Assess and discuss the social, cultural and legal frameworks that curtailed women’s rights in the nineteenth century and how these were being challenged by a selection of pioneering women.
Assess and discuss the origins of the women’s suffrage movement and why early attempts to extend the franchise failed.
Evaluate and discuss why (some) women received the vote in 1918, comparing different arguments and assessing key documents.
Assess the impact of the struggle for equality since the passage of the Representation of the People Act, comparing the responses of early women MPs and campaigners and wider movements.
Reflect upon and discuss the role of protest in effecting political change and how Suffragette militancy and the government’s response at the beginning of the 20th century would be classified today.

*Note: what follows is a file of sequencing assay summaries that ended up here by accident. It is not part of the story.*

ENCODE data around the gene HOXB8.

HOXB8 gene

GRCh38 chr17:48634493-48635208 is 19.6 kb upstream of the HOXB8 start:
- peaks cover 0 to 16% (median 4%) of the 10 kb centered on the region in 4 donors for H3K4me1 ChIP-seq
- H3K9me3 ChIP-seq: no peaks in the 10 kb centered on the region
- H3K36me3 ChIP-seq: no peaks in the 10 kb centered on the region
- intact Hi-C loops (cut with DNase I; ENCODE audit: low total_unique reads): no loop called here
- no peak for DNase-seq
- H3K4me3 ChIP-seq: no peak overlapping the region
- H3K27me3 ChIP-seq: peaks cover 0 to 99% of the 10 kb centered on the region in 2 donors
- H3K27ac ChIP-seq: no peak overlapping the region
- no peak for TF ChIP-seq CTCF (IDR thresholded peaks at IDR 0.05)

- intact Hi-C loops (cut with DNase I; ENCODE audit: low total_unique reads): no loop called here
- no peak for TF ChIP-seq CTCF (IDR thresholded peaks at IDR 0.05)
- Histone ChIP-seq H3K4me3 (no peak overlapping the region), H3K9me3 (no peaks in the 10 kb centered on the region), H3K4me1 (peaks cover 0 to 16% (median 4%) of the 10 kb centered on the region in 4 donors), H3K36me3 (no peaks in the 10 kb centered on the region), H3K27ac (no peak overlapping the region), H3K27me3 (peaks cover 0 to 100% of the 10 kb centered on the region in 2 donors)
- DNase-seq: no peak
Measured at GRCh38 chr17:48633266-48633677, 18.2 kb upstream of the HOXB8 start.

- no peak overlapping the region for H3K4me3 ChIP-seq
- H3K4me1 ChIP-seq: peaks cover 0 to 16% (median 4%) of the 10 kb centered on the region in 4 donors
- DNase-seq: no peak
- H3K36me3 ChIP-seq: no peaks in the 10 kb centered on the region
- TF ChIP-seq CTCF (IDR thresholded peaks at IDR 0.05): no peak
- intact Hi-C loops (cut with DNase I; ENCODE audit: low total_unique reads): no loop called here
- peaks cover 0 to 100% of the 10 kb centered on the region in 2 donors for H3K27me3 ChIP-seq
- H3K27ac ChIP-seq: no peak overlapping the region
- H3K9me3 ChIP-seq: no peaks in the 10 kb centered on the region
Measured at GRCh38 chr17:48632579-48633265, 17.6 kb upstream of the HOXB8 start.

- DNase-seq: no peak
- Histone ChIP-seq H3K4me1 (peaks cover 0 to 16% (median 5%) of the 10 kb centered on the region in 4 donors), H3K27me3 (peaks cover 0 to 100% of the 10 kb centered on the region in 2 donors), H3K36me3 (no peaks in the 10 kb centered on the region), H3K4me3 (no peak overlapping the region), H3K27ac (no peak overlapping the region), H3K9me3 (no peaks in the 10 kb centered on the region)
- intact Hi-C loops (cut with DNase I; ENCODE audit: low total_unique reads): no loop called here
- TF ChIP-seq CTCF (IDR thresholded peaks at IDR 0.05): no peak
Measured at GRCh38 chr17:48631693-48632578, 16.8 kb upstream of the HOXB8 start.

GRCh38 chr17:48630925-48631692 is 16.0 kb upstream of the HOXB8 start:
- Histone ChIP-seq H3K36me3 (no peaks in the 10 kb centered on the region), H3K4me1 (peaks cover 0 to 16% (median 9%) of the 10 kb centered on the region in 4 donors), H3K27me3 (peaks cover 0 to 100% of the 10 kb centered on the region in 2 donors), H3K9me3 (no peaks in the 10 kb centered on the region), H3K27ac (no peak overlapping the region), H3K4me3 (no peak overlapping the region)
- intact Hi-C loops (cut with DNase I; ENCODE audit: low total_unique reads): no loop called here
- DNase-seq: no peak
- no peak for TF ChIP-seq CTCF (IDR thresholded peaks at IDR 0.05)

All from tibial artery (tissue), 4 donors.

6th February 2018 marked the centenary of the Representation of the People Act, the piece of legislation which extended the vote to (some) women for the first time. 14th December 2018 marked the centenary of the first election in which women could then exercise their vote.
Discover how the vote was won, the nineteenth century background to the campaign and what happened next with Dr Claire Kennan from Royal Holloway and experts from the UK Parliament, The National Archives and the Women’s Library at the LSE.
The myth and reality of women’s experience of the nineteenth century through literature, art, work and the law;
The case studies of four pioneering women whose campaigns for issues other than the vote laid the foundation for the women’s suffrage campaign;
The movements and milestones in campaigning for votes for women;
The impact of the First World War and the passage of the 1918 Representation of the People Act;
The campaign for equality after 1918 and the impact of the first women MPs;
The relationship between protest and political change and how Suffragette militancy would be regarded today.
This course is intended for anyone with an interest in nineteenth or twentieth century history, the women’s suffrage campaign or the history of women’s rights. It does not require any reading before you start or previous experience of studying the subject.